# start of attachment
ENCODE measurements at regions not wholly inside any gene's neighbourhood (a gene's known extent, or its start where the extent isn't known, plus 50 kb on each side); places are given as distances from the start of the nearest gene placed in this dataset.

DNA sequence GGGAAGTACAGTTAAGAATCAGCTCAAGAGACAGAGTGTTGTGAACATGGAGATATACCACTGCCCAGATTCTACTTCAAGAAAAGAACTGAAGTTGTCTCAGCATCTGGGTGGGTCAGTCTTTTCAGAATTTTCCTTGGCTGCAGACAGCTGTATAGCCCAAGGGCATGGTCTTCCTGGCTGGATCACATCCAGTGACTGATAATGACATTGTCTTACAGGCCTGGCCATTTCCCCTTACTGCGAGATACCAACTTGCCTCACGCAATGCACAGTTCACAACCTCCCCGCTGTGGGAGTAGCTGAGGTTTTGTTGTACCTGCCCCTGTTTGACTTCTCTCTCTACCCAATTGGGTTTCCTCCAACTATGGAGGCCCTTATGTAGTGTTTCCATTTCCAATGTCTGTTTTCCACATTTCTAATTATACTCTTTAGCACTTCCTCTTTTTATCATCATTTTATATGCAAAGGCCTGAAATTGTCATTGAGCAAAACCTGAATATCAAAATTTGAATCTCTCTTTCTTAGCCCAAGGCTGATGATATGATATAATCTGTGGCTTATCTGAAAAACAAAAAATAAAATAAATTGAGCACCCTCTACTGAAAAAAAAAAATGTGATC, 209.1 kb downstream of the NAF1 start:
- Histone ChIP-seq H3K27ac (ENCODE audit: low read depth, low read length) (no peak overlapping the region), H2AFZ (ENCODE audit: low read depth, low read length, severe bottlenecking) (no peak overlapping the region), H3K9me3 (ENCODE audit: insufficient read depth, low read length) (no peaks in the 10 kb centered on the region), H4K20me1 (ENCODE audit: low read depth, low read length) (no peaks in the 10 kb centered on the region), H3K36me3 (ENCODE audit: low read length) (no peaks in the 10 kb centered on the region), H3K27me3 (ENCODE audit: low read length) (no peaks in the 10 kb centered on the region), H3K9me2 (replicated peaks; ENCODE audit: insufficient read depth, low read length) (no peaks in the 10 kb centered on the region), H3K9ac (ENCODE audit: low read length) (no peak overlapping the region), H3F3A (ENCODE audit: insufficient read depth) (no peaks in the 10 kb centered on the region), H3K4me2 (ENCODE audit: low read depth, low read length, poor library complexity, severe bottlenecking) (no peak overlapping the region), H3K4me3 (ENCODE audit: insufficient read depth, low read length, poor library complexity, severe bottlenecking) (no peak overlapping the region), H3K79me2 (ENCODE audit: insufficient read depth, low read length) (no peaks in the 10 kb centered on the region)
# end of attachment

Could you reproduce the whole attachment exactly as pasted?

ENCODE measurements at regions not wholly inside any gene's neighbourhood (a gene's known extent, or its start where the extent isn't known, plus 50 kb on each side); places are given as distances from the start of the nearest gene placed in this dataset.

DNA sequence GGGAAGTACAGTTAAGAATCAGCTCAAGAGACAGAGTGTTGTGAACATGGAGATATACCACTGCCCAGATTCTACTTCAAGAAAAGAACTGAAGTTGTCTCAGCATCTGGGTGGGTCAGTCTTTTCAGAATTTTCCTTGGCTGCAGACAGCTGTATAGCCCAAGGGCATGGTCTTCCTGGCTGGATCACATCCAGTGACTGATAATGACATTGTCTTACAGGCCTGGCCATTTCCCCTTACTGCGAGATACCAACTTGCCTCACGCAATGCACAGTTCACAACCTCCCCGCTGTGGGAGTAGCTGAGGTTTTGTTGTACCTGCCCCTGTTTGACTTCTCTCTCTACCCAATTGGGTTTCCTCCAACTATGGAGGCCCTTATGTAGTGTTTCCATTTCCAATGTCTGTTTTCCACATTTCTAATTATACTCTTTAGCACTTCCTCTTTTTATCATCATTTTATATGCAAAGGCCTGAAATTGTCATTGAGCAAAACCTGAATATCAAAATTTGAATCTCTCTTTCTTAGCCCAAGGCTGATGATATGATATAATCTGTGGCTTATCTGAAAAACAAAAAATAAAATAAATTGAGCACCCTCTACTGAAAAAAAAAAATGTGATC, 209.1 kb downstream of the NAF1 start:
- Histone ChIP-seq H3K27ac (ENCODE audit: low read depth, low read length) (no peak overlapping the region), H2AFZ (ENCODE audit: low read depth, low read length, severe bottlenecking) (no peak overlapping the region), H3K9me3 (ENCODE audit: insufficient read depth, low read length) (no peaks in the 10 kb centered on the region), H4K20me1 (ENCODE audit: low read depth, low read length) (no peaks in the 10 kb centered on the region), H3K36me3 (ENCODE audit: low read length) (no peaks in the 10 kb centered on the region), H3K27me3 (ENCODE audit: low read length) (no peaks in the 10 kb centered on the region), H3K9me2 (replicated peaks; ENCODE audit: insufficient read depth, low read length) (no peaks in the 10 kb centered on the region), H3K9ac (ENCODE audit: low read length) (no peak overlapping the region), H3F3A (ENCODE audit: insufficient read depth) (no peaks in the 10 kb centered on the region), H3K4me2 (ENCODE audit: low read depth, low read length, poor library complexity, severe bottlenecking) (no peak overlapping the region), H3K4me3 (ENCODE audit: insufficient read depth, low read length, poor library complexity, severe bottlenecking) (no peak overlapping the region), H3K79me2 (ENCODE audit: insufficient read depth, low read length) (no peaks in the 10 kb centered on the region)